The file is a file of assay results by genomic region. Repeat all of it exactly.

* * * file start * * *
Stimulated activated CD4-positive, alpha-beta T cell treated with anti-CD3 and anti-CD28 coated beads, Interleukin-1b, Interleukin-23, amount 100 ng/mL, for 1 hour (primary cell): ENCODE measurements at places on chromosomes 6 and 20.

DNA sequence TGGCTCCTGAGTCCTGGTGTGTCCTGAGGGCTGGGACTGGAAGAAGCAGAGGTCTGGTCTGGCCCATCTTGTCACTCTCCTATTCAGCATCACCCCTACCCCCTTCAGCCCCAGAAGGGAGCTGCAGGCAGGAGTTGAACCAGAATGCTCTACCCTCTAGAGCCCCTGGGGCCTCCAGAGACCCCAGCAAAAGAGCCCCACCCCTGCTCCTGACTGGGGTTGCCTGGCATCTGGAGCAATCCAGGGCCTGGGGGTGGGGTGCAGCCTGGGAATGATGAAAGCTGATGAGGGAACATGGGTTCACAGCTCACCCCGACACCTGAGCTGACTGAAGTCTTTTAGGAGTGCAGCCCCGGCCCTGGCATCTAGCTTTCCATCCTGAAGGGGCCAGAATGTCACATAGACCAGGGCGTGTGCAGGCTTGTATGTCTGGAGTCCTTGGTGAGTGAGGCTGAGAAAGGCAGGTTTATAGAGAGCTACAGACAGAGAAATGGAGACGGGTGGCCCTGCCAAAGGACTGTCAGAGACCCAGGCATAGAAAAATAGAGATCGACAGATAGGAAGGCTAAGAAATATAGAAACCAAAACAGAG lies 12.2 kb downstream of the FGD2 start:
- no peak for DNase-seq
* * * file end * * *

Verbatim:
Stimulated activated CD4-positive, alpha-beta T cell treated with anti-CD3 and anti-CD28 coated beads, Interleukin-1b, Interleukin-23, amount 100 ng/mL, for 1 hour (primary cell): ENCODE measurements at places on chromosomes 6 and 20.

DNA sequence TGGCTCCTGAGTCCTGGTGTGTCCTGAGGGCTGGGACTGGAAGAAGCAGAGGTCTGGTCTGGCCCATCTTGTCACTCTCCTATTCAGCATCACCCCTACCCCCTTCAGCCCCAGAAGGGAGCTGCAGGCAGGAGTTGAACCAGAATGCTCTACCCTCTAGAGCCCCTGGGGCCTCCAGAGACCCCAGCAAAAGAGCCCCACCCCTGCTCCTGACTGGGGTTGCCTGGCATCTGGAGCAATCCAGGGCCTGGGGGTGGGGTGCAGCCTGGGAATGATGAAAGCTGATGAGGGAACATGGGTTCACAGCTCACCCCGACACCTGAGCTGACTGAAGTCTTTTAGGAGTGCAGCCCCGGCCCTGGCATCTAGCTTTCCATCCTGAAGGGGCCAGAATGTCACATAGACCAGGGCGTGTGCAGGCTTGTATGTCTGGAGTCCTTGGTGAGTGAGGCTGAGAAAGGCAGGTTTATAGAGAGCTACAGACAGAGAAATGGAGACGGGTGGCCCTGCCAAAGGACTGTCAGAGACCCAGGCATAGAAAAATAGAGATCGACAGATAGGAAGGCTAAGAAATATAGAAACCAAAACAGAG lies 12.2 kb downstream of the FGD2 start:
- no peak for DNase-seq